From William Killen
Dover Kent County and State
of Delaware Sep. 4th. 1802.
I Shall not trouble you with any apology for the abrupt and uncourtly manner in which I presume to introduce myself to your notice; as I can hardly suppose you have; at any time heretofore heard my name mentioned. Hence, Sir, I feel myself constained to indulge a little to egotism, (however unpolite) that you may be thereby better enabled to determine in what point of view you ought to consider, the sentiments express’d in the present letter, I have the honour to address to you; after you will have condescended to give it even a cursory perusal.
I Am now verging towards the close of the Eightieth year of my age,—Sixty two years [wh’e] of, lacking a few months, I have been resident in that part of America now called the State of Delaware; and my knowledge of the world is almost wholly bounded by the limits of this small state—never had the advantage of an academical or classical education; nor an intimate acquaintance, or frequent conversation with any man celebrated for his erudition, or knowledge of science—have been almost a recluse for some years past; and since the era of our independence, have never solicited an appointment to any office under the united states, or any individual state, in the union.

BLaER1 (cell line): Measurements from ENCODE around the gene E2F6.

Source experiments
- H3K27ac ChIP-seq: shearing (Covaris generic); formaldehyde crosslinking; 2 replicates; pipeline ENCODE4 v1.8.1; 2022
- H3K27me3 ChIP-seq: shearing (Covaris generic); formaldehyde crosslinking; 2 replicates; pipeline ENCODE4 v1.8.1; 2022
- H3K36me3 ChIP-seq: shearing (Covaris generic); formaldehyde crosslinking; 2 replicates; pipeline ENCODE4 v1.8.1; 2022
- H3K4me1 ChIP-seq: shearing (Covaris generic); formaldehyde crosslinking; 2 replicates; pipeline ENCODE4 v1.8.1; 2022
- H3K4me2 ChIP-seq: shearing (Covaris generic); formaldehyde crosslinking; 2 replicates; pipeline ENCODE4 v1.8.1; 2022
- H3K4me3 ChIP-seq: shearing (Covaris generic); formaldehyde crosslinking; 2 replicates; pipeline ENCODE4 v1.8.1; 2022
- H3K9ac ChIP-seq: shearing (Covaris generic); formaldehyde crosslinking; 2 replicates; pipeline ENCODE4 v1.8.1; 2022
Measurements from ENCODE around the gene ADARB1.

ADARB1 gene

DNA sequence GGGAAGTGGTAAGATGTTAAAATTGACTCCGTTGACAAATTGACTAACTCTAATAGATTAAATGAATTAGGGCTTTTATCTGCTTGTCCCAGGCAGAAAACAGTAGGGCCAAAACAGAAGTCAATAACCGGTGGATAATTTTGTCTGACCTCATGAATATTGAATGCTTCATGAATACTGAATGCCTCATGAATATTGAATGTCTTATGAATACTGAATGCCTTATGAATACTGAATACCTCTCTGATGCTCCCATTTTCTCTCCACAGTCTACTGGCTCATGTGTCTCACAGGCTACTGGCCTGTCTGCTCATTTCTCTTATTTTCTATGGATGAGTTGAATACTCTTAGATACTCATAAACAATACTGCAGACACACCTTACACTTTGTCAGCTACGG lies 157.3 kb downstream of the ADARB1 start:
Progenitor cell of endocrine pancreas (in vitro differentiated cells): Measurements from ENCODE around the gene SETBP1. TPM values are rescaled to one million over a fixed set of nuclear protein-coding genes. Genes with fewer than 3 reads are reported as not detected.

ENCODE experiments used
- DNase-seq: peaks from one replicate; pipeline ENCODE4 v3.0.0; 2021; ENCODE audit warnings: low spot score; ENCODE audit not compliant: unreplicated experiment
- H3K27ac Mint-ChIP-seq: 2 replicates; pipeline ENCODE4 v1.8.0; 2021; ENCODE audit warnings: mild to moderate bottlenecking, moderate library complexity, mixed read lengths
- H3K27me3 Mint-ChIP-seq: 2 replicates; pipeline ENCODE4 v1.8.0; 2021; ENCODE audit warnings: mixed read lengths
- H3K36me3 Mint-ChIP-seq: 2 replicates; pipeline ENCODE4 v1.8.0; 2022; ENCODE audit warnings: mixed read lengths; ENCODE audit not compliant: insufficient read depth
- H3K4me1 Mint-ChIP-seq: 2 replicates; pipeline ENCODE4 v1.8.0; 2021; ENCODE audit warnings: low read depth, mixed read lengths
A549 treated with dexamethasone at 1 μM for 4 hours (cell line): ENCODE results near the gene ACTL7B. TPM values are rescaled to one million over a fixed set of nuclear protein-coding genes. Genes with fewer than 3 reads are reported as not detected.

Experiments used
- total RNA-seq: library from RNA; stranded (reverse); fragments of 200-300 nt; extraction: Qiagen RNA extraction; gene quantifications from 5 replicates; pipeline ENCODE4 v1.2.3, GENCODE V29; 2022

Having given you, Sir, this brief sketch of my biography, little interesting to you or the public; I think it incumbent upon me, to mention to you, the motive inducing me to address these lines to you; altho’ I use the pen with pain and difficulty, and [. . .] first time to express my sentiments upon any political subject, or of men concerned in the administration of our general1 government, or in that of any individual state
The motive alluded to is; the impressive sense I entetain, in unison I believe, with that felt by a respectable, and every day encreasing number of the citizens, even2 of the little, tory state of Delaware; of your virtues as a man, your accomplishments as a man of the most noble and useful sciences; and what is still more important to society, your patriotism and unremitting endeavors, evinced by every act of your God-like administration, of our general government, to preserve the peace, and promote the happiness of the citizens, of the united states. On the contrary; your virtues as well public as private, have a quite different effect upon the minds of certain miscreant enemies, to God and man, and every happy civil institution, dispersed through out the union. They (your virtues) inflame the rage and malice of these persons against you, Sir, to intoxication and madness; evidenced by their libellous writings, and their speeches deliver’d on the floor of Congress; in defiance of all regard to decency or decorum. And why? the answer is obvious. Because every act of your administration encreases the number of your friends, which, I hope and believe form a great majority of the community, and will I trust defeat the3 exorbitant ambition of offices, of power, and wealth, so conspicous in every movement, of your political enemies.